Q1

    Imagine a 5.0 g crystal of pure Ge (Egap = 0.7 eV).
    a. At room temperature (293 K), determine the average number of mobile electrons.

     

     

     

     

    b. At room temperature (293 K), determine the average number of mobile holes.

     

     

     

     

    c. At what temperature will the number of mobile charge carriers be twice the number calculated in a and b?

     

     

     

     


    d. At what temperature will a 5.0 g crystal of pure Si (Egap = 1.1 eV) have the same number of mobile charge carriers as calculated in a and b?

     

     

     

    Q2

    a. Calculate the range of energy gaps that could produce visible light on recombination.

     

     

     


    b. Consider a mole of pure semiconducting material with the gap needed to produce violet (400 nm) light. At room temperature, now many mobile electrons and holes are available to recombine into photons? What does this imply about making LEDs out of pure (non-doped) semiconducting material?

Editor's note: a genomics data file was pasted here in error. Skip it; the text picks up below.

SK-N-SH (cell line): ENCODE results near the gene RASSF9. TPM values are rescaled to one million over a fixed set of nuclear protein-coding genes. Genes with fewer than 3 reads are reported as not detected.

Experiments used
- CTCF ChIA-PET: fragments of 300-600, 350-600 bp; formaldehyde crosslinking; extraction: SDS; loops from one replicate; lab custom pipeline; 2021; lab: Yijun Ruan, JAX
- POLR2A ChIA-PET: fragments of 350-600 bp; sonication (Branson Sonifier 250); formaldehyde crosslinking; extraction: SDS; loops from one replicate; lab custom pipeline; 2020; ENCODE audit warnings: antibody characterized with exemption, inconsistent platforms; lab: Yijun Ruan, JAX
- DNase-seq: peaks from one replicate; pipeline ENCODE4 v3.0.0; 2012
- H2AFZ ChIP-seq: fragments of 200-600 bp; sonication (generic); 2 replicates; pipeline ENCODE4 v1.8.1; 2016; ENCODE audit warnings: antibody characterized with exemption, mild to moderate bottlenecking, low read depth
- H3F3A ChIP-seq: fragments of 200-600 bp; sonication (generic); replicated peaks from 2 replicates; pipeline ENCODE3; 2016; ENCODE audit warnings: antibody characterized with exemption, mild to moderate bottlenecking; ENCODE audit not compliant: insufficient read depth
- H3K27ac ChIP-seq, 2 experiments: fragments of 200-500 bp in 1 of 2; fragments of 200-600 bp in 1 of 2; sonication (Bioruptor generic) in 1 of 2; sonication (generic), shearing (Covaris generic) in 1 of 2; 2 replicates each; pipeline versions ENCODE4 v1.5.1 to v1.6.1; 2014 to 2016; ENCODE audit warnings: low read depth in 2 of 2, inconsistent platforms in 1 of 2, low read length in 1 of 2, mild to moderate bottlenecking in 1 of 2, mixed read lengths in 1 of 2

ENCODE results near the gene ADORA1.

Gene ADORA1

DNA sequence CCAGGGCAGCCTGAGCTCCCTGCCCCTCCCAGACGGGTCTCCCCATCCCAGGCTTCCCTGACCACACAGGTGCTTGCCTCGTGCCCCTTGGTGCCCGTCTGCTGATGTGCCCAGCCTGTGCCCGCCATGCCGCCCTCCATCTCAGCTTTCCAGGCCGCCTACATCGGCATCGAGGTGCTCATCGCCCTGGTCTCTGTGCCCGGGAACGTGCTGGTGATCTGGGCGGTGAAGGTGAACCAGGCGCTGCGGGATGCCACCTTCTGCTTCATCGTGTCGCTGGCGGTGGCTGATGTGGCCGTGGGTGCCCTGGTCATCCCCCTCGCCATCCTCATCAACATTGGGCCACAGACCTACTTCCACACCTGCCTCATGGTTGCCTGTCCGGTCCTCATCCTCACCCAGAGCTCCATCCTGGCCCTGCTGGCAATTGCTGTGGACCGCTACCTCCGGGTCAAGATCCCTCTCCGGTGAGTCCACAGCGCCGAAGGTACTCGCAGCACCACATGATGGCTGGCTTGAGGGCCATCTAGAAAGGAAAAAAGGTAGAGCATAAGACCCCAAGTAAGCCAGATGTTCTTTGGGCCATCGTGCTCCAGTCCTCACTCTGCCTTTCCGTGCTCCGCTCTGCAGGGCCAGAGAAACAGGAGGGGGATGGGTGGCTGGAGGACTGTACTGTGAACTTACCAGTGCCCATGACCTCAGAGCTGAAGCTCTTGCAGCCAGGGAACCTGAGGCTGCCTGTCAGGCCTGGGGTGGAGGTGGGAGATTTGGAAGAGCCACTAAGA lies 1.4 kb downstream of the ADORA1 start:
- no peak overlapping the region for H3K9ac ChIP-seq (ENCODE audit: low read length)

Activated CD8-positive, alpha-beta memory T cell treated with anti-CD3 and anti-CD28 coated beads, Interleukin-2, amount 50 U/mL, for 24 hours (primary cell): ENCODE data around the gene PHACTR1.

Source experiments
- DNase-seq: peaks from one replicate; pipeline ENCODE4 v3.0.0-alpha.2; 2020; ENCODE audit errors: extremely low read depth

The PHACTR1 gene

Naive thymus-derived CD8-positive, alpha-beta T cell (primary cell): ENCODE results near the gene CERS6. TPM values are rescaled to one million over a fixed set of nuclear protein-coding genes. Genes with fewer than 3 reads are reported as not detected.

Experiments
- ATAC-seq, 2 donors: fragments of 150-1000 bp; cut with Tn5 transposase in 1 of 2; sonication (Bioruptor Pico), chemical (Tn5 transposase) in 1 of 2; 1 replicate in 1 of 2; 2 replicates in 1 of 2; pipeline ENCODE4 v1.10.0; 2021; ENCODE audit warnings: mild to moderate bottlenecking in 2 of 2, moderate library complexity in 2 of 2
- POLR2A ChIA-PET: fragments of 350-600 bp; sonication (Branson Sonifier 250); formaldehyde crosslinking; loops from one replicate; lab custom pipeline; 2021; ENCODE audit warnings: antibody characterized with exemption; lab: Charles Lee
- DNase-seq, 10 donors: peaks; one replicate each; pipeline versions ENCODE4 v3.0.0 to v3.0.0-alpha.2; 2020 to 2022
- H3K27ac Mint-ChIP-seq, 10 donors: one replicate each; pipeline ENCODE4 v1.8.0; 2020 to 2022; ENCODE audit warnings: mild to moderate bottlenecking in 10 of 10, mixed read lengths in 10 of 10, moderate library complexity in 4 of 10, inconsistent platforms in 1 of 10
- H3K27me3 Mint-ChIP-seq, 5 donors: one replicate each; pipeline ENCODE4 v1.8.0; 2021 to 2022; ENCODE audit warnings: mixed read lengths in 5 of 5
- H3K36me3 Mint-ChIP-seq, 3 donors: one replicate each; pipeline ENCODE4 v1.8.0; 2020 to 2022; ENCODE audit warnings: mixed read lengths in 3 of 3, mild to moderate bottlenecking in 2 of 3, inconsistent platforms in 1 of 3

III. Doped Semiconductors

    In a conductor, the density of charge carriers is fixed by the density of the material. The amazing utility of semiconductors is because this density can be altered by carefully introducing impurities into the semiconductor. This process, termed doping, allows you to tailor many of the properties of the semiconductor.

    In pure silicon, each atom makes four double-bonds with its nearest neighbors. If we replace a small number of silicon atoms with, for example, antimony atoms (or any other atom with a valence of five), one of the antimony electrons will be unbound and free to move about the solid. Thus, for each antimony atom we get one free electron. Notice that this doping does not produce a corresponding hole. This type of doping creates n(egative)-type material: